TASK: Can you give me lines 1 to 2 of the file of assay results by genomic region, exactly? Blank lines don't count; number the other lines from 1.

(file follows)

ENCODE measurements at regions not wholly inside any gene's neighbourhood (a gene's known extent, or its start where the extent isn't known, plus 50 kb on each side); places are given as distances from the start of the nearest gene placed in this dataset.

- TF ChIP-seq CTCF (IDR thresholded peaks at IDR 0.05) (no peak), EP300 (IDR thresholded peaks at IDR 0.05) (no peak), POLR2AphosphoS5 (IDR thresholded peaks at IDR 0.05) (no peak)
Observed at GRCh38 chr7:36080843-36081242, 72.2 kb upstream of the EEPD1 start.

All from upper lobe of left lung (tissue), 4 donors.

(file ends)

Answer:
ENCODE measurements at regions not wholly inside any gene's neighbourhood (a gene's known extent, or its start where the extent isn't known, plus 50 kb on each side); places are given as distances from the start of the nearest gene placed in this dataset.

- TF ChIP-seq CTCF (IDR thresholded peaks at IDR 0.05) (no peak), EP300 (IDR thresholded peaks at IDR 0.05) (no peak), POLR2AphosphoS5 (IDR thresholded peaks at IDR 0.05) (no peak)